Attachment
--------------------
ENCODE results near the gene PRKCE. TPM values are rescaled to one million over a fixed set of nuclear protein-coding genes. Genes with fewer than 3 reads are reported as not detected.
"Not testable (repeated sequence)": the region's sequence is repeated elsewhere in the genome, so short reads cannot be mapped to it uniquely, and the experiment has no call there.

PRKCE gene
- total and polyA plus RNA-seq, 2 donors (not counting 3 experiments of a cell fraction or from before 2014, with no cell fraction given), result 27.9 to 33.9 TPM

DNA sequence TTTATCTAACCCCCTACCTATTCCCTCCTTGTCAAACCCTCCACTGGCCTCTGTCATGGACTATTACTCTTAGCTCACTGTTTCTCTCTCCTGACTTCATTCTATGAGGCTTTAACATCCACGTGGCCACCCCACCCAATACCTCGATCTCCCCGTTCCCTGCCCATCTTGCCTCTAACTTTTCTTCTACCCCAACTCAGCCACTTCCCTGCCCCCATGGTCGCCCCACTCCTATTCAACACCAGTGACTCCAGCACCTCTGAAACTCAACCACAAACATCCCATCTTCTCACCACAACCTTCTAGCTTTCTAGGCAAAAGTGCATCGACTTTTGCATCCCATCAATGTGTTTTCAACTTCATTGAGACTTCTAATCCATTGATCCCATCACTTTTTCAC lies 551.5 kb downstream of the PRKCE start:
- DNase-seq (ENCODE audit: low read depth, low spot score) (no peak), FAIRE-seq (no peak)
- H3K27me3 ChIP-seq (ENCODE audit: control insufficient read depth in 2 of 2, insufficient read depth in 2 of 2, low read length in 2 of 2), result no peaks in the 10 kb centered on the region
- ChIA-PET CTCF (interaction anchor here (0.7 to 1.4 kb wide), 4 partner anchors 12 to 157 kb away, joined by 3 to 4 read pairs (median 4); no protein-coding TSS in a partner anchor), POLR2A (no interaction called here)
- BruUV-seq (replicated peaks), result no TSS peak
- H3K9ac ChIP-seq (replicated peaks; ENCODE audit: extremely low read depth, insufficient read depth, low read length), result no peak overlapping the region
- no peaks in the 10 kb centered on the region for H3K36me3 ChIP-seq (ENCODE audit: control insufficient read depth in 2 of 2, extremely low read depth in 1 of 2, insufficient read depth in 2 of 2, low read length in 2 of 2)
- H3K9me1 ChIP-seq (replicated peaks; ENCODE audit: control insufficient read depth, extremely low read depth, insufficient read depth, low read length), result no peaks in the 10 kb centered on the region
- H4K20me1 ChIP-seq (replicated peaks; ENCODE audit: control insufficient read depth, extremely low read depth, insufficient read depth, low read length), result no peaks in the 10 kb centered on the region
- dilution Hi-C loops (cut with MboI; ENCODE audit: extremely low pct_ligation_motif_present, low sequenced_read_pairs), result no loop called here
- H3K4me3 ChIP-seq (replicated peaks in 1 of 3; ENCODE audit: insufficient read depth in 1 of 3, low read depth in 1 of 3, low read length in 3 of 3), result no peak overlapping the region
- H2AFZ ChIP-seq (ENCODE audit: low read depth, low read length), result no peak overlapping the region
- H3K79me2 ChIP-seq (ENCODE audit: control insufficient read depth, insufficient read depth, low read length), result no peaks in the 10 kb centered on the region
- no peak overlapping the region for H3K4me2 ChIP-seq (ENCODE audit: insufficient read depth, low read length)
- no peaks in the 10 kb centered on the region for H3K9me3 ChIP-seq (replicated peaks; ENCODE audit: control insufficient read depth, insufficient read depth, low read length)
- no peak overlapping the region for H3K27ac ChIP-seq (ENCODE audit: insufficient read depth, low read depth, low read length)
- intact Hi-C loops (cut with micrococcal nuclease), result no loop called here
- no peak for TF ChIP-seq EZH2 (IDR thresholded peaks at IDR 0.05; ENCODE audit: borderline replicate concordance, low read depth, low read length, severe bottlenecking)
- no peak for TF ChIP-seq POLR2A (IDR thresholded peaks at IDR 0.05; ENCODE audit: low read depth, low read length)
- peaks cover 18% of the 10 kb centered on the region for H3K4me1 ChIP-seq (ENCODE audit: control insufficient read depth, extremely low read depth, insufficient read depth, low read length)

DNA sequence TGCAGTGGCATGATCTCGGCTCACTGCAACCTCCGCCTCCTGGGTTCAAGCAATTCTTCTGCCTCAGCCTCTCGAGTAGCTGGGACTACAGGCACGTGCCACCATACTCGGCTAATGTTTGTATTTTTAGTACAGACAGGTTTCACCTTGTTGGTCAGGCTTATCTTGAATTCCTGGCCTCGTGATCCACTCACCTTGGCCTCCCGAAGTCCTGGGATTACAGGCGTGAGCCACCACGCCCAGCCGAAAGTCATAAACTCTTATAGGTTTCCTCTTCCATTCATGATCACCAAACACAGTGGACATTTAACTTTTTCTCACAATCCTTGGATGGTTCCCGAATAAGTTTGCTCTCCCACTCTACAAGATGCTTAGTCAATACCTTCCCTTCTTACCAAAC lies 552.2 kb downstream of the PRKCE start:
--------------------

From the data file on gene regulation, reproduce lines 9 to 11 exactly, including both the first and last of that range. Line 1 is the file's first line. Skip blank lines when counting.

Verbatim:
- BruUV-seq (replicated peaks), result no TSS peak
- H3K9ac ChIP-seq (replicated peaks; ENCODE audit: extremely low read depth, insufficient read depth, low read length), result no peak overlapping the region
- no peaks in the 10 kb centered on the region for H3K36me3 ChIP-seq (ENCODE audit: control insufficient read depth in 2 of 2, extremely low read depth in 1 of 2, insufficient read depth in 2 of 2, low read length in 2 of 2)